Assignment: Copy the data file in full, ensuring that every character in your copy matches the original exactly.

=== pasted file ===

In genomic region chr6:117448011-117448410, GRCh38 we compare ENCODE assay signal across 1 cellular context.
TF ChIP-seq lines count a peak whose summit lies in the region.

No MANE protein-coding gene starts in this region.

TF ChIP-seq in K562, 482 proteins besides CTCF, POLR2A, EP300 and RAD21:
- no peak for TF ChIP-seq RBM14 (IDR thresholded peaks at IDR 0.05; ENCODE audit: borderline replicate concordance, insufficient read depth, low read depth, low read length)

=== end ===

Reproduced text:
In genomic region chr6:117448011-117448410, GRCh38 we compare ENCODE assay signal across 1 cellular context.
TF ChIP-seq lines count a peak whose summit lies in the region.

No MANE protein-coding gene starts in this region.

TF ChIP-seq in K562, 482 proteins besides CTCF, POLR2A, EP300 and RAD21:
- no peak for TF ChIP-seq RBM14 (IDR thresholded peaks at IDR 0.05; ENCODE audit: borderline replicate concordance, insufficient read depth, low read depth, low read length)